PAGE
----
CQC places ‘inadequate’ Brighton care home in special measures

The Care Quality Commission (CQC) has rated The Highviews, a residential care home in Brighton inadequate and placed it into special measures to protect people, following an inspection in March.

This inspection was prompted in part due to concerns received about staffing, risk management and care planning.

Managed by Jiva Healthcare Limited, the service, provides personal care and support to autistic people and people with a learning disability, mental health conditions, physical disabilities, sensory impairment, dementia, older people and younger adults. At the time of the inspection there were six people using the service.

Following the inspection, the overall rating dropped from good to inadequate, as well as for how safe and well-led it was. The ratings for how effective, caring and responsive the service is has dropped from good to requires improvement.

The service has now been placed in special measures and the CQC has issued three warning notices to focus The Highviews’ attention on making rapid and widespread improvements in how they are managing safe care and treatment, governance, and staffing.

Rebecca Bauers, CQC’s Director for People with a Learning Disability and Autistic People, said: ‘The Highviews had been taken over recently by Jiva Healthcare Limited and at the time of our inspection a new manager had been in post for nine days. The new leadership team have a significant amount of work to do to rapidly address the culture and management issues, to improve the lives of people who call The Highviews, home.

‘We found a culture which wasn’t dignified and didn’t support autistic people and people with a learning disability with the choices, dignity, independence and good access to a full life in the community that most people take for granted.

‘People told us they could only shower on specific days, and that they spent most of their time by themselves doing puzzles or watching TV. One person told us they missed their friends as they were no longer able to visit them without staff support, which wasn’t available. Behind these issues was a lack of suitable staff which the new management must address as a matter of priority as this is unacceptable.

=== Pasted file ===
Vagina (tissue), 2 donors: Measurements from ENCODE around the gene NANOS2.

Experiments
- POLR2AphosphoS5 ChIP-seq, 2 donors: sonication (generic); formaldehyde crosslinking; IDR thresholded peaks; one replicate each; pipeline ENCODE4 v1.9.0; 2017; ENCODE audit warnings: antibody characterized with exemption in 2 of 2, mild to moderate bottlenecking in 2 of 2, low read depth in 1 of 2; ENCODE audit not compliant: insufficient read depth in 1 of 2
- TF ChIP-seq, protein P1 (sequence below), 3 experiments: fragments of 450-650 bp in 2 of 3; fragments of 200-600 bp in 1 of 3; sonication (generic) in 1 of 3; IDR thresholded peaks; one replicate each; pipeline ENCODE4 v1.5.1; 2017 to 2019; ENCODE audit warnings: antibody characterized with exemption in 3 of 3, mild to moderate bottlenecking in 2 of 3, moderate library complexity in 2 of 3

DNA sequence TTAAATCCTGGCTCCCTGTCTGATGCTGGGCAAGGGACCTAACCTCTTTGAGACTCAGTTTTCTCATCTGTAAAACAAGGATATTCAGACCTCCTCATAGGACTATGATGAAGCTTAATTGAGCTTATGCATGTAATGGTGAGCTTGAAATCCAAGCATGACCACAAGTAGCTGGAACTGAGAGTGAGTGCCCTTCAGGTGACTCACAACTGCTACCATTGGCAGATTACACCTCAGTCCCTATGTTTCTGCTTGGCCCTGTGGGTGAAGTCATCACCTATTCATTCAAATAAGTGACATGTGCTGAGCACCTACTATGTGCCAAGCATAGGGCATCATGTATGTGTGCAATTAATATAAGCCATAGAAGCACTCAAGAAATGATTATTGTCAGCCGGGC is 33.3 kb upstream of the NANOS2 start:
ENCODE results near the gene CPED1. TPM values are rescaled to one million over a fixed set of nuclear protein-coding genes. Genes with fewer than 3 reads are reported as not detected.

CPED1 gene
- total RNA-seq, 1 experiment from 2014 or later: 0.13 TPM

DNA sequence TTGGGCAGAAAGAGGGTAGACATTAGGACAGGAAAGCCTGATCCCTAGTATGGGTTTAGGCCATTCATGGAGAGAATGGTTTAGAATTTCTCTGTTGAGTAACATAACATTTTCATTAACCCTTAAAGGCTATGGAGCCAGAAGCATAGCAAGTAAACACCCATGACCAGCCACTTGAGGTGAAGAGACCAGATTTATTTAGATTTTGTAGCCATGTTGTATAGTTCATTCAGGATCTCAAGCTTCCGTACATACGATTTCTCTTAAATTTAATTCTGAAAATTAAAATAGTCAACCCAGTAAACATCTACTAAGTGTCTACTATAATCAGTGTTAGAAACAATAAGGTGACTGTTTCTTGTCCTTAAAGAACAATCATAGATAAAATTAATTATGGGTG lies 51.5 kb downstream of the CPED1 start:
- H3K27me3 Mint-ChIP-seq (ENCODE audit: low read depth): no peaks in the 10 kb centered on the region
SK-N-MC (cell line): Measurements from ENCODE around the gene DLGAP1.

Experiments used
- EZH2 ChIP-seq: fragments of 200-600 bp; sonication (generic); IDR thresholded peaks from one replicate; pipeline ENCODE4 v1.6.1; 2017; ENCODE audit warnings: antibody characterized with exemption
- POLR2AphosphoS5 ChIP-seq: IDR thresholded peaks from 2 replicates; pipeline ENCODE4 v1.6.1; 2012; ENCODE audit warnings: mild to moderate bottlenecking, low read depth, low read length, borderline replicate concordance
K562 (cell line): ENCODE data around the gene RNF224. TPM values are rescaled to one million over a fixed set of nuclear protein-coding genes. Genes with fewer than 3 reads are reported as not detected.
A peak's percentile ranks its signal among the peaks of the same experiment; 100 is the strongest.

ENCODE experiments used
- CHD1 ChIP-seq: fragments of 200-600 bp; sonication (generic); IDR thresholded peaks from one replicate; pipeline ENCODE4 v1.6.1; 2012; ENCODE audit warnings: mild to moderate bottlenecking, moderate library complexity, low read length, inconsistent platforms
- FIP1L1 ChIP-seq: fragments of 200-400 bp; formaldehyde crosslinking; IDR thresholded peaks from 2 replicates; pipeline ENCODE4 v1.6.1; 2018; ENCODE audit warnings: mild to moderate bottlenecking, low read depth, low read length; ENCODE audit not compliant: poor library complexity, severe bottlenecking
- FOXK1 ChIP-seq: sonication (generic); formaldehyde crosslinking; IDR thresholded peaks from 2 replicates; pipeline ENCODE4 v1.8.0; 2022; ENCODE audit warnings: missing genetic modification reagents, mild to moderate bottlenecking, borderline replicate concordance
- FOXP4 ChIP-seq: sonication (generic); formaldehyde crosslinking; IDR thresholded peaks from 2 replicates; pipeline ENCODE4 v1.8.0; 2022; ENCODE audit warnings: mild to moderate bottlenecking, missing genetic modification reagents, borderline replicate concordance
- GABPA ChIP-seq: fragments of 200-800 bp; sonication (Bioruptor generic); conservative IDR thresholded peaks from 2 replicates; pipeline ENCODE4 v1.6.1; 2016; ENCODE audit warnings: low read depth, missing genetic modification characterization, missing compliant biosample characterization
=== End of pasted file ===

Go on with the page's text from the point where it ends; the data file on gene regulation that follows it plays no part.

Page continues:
‘We found these staffing issues as well as a lack of good management also meant that people were unsafe and at risk of avoidable harm. We saw one person at risk of choking was left alone unobserved at lunchtime, and there were incidences of people with respiratory needs on oxygen therapy with no records or care plan detailing how staff should watch their oxygen levels or recognise and escalate concerns.

‘We also had serious concerns about the safety of the environment. The fire risk posed by oxygen tanks hadn’t been identified or assessed, there was a damaged electrical socket in someone’s bedroom, and inspectors found an electric bulb held in place with tape.

‘However, staff were kind and caring, and clearly knew people well.

‘The provider has submitted an action plan and we will keep The Highviews under close review to make sure it is implemented. We won’t hesitate to take further action to keep people safe if we don’t see rapid and widespread improvements being made.’

Inspectors found:

  • Systems for managing medicines were not consistently safe, not all staff were trained and assessed as competent to administer medicines
  • There was no end of life care plans in place
  • The outside space was unfinished and not accessible for people with wheelchairs
  • Wheelchair users had not received assessments for areas where they may be vulnerable to pressure sores
  • Risk assessments were not available to staff, meaning that they didn’t know how to protect people from avoidable harm
  • Care plans didn’t provide staff with guidance on how to support people who were experiencing distress or communicating an emotional reaction or need.

Image: Shutterstock


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